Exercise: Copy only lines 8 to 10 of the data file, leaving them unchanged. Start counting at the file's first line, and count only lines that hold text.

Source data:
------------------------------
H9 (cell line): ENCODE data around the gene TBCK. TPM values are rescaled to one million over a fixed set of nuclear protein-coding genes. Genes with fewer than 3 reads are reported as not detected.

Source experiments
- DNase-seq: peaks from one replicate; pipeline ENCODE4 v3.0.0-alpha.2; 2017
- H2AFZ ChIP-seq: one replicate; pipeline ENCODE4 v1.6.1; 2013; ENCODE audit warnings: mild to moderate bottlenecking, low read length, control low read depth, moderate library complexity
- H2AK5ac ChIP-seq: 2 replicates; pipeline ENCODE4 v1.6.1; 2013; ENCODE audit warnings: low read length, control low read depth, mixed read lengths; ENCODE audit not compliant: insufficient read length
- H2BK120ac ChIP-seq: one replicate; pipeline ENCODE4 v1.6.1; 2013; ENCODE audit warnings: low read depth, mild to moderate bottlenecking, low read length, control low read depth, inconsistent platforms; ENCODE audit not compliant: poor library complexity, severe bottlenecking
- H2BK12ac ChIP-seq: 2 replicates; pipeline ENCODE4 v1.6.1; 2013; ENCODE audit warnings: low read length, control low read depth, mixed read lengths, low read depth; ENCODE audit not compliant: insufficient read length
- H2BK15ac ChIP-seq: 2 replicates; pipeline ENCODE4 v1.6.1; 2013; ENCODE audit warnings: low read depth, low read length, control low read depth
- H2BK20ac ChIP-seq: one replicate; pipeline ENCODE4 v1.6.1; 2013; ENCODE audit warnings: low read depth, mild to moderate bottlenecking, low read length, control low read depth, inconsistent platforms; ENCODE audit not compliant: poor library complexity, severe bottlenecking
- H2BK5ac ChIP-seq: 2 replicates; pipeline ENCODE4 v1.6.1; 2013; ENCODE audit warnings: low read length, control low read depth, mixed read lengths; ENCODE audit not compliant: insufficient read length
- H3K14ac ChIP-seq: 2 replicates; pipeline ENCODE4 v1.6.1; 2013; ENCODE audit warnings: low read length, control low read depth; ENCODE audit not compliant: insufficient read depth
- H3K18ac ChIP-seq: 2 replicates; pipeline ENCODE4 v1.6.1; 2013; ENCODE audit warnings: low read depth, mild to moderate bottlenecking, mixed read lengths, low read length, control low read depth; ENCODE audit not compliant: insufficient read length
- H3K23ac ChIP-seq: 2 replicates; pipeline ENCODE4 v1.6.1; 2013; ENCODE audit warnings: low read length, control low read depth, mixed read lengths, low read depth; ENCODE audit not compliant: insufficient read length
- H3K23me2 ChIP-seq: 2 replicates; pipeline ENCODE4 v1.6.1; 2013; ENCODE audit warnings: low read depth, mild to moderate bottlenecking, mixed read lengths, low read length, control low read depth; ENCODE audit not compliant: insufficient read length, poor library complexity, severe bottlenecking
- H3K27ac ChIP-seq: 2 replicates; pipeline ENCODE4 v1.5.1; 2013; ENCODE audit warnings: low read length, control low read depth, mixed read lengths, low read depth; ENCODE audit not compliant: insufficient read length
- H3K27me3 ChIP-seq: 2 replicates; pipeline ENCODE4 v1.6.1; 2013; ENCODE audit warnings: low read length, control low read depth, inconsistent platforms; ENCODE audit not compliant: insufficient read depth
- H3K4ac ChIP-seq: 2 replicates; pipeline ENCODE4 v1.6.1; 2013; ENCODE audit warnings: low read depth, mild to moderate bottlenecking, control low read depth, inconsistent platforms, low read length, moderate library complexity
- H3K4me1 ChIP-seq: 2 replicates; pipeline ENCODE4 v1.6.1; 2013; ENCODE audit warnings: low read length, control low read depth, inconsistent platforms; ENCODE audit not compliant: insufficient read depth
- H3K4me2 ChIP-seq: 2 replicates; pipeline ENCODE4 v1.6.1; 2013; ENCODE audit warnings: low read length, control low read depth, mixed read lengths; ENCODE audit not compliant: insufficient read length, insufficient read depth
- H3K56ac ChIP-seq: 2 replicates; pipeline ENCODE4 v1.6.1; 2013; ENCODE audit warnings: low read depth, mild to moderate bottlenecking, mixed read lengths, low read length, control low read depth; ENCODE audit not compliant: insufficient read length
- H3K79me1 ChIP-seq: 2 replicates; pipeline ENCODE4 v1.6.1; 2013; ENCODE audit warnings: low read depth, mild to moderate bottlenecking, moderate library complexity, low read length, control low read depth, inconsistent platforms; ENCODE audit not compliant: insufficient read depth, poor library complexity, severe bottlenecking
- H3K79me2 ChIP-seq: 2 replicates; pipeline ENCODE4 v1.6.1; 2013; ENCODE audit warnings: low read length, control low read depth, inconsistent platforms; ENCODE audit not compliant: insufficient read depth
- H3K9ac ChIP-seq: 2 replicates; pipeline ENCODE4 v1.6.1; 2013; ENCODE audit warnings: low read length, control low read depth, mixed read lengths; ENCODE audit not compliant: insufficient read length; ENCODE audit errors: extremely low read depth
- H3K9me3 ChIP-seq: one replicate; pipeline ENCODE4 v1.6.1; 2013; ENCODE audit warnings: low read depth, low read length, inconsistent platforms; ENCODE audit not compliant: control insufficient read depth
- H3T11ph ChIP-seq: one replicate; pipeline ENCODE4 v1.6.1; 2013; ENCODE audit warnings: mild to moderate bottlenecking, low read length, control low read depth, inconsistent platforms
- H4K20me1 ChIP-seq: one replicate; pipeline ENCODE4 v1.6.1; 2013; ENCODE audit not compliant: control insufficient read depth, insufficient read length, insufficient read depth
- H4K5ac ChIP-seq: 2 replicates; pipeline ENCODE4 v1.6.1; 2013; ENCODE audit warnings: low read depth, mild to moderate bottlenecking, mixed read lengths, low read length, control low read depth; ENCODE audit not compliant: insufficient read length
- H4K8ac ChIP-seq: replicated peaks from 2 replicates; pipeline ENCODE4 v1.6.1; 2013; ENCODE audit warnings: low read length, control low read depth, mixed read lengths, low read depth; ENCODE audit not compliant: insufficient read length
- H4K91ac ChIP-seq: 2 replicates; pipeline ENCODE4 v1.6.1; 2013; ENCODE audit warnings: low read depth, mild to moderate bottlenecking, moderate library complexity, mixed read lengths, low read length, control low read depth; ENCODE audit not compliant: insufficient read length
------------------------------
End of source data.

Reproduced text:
- H2BK15ac ChIP-seq: 2 replicates; pipeline ENCODE4 v1.6.1; 2013; ENCODE audit warnings: low read depth, low read length, control low read depth
- H2BK20ac ChIP-seq: one replicate; pipeline ENCODE4 v1.6.1; 2013; ENCODE audit warnings: low read depth, mild to moderate bottlenecking, low read length, control low read depth, inconsistent platforms; ENCODE audit not compliant: poor library complexity, severe bottlenecking
- H2BK5ac ChIP-seq: 2 replicates; pipeline ENCODE4 v1.6.1; 2013; ENCODE audit warnings: low read length, control low read depth, mixed read lengths; ENCODE audit not compliant: insufficient read length